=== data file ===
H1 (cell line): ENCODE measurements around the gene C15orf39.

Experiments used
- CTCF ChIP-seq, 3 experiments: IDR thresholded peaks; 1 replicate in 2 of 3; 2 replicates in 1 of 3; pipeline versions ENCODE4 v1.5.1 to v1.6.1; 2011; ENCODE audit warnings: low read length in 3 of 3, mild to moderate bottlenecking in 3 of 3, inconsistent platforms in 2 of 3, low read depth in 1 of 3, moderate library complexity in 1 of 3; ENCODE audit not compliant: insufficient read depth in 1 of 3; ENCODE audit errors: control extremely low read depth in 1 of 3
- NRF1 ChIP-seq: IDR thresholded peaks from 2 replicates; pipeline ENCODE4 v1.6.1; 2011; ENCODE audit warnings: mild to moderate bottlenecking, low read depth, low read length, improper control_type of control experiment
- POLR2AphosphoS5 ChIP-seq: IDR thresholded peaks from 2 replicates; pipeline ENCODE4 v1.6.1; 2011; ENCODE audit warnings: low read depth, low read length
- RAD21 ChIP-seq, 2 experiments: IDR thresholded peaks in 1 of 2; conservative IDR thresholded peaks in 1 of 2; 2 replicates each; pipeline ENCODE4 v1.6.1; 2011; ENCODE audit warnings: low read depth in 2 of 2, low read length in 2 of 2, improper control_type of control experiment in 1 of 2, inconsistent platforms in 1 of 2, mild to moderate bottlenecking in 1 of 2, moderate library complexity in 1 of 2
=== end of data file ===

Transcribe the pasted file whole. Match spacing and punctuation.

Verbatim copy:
H1 (cell line): ENCODE measurements around the gene C15orf39.

Experiments used
- CTCF ChIP-seq, 3 experiments: IDR thresholded peaks; 1 replicate in 2 of 3; 2 replicates in 1 of 3; pipeline versions ENCODE4 v1.5.1 to v1.6.1; 2011; ENCODE audit warnings: low read length in 3 of 3, mild to moderate bottlenecking in 3 of 3, inconsistent platforms in 2 of 3, low read depth in 1 of 3, moderate library complexity in 1 of 3; ENCODE audit not compliant: insufficient read depth in 1 of 3; ENCODE audit errors: control extremely low read depth in 1 of 3
- NRF1 ChIP-seq: IDR thresholded peaks from 2 replicates; pipeline ENCODE4 v1.6.1; 2011; ENCODE audit warnings: mild to moderate bottlenecking, low read depth, low read length, improper control_type of control experiment
- POLR2AphosphoS5 ChIP-seq: IDR thresholded peaks from 2 replicates; pipeline ENCODE4 v1.6.1; 2011; ENCODE audit warnings: low read depth, low read length
- RAD21 ChIP-seq, 2 experiments: IDR thresholded peaks in 1 of 2; conservative IDR thresholded peaks in 1 of 2; 2 replicates each; pipeline ENCODE4 v1.6.1; 2011; ENCODE audit warnings: low read depth in 2 of 2, low read length in 2 of 2, improper control_type of control experiment in 1 of 2, inconsistent platforms in 1 of 2, mild to moderate bottlenecking in 1 of 2, moderate library complexity in 1 of 2